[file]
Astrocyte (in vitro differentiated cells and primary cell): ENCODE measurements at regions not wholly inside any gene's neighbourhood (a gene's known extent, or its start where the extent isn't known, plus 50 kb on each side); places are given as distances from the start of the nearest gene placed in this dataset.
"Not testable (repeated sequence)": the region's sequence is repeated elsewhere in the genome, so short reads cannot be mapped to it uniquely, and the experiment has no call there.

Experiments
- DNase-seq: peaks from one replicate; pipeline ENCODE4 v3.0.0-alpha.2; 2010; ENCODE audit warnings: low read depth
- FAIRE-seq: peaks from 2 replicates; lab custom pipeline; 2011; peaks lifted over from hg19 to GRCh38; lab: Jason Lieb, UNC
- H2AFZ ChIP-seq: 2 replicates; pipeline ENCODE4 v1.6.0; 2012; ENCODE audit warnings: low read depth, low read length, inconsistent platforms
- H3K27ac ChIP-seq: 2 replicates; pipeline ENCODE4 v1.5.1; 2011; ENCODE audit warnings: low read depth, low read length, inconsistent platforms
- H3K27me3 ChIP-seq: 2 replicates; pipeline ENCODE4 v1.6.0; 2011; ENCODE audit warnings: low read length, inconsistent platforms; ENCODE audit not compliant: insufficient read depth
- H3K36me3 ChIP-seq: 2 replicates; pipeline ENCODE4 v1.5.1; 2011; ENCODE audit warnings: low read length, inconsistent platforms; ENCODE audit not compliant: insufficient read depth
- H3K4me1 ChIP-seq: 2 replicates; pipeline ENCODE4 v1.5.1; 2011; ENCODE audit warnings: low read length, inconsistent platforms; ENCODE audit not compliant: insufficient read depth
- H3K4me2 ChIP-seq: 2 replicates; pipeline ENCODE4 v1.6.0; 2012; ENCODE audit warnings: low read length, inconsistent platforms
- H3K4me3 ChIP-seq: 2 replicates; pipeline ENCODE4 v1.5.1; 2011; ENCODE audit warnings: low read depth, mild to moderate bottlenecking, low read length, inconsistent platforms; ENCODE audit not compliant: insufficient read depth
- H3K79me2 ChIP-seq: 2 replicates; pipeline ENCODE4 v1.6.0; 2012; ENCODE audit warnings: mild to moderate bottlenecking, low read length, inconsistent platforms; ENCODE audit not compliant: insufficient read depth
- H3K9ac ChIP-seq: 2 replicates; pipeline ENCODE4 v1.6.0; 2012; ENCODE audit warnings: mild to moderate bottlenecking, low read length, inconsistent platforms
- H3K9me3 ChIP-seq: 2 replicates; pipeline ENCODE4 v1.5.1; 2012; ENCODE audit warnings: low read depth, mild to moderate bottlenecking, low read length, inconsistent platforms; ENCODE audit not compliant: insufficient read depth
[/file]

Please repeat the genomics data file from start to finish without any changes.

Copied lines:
Astrocyte (in vitro differentiated cells and primary cell): ENCODE measurements at regions not wholly inside any gene's neighbourhood (a gene's known extent, or its start where the extent isn't known, plus 50 kb on each side); places are given as distances from the start of the nearest gene placed in this dataset.
"Not testable (repeated sequence)": the region's sequence is repeated elsewhere in the genome, so short reads cannot be mapped to it uniquely, and the experiment has no call there.

Experiments
- DNase-seq: peaks from one replicate; pipeline ENCODE4 v3.0.0-alpha.2; 2010; ENCODE audit warnings: low read depth
- FAIRE-seq: peaks from 2 replicates; lab custom pipeline; 2011; peaks lifted over from hg19 to GRCh38; lab: Jason Lieb, UNC
- H2AFZ ChIP-seq: 2 replicates; pipeline ENCODE4 v1.6.0; 2012; ENCODE audit warnings: low read depth, low read length, inconsistent platforms
- H3K27ac ChIP-seq: 2 replicates; pipeline ENCODE4 v1.5.1; 2011; ENCODE audit warnings: low read depth, low read length, inconsistent platforms
- H3K27me3 ChIP-seq: 2 replicates; pipeline ENCODE4 v1.6.0; 2011; ENCODE audit warnings: low read length, inconsistent platforms; ENCODE audit not compliant: insufficient read depth
- H3K36me3 ChIP-seq: 2 replicates; pipeline ENCODE4 v1.5.1; 2011; ENCODE audit warnings: low read length, inconsistent platforms; ENCODE audit not compliant: insufficient read depth
- H3K4me1 ChIP-seq: 2 replicates; pipeline ENCODE4 v1.5.1; 2011; ENCODE audit warnings: low read length, inconsistent platforms; ENCODE audit not compliant: insufficient read depth
- H3K4me2 ChIP-seq: 2 replicates; pipeline ENCODE4 v1.6.0; 2012; ENCODE audit warnings: low read length, inconsistent platforms
- H3K4me3 ChIP-seq: 2 replicates; pipeline ENCODE4 v1.5.1; 2011; ENCODE audit warnings: low read depth, mild to moderate bottlenecking, low read length, inconsistent platforms; ENCODE audit not compliant: insufficient read depth
- H3K79me2 ChIP-seq: 2 replicates; pipeline ENCODE4 v1.6.0; 2012; ENCODE audit warnings: mild to moderate bottlenecking, low read length, inconsistent platforms; ENCODE audit not compliant: insufficient read depth
- H3K9ac ChIP-seq: 2 replicates; pipeline ENCODE4 v1.6.0; 2012; ENCODE audit warnings: mild to moderate bottlenecking, low read length, inconsistent platforms
- H3K9me3 ChIP-seq: 2 replicates; pipeline ENCODE4 v1.5.1; 2012; ENCODE audit warnings: low read depth, mild to moderate bottlenecking, low read length, inconsistent platforms; ENCODE audit not compliant: insufficient read depth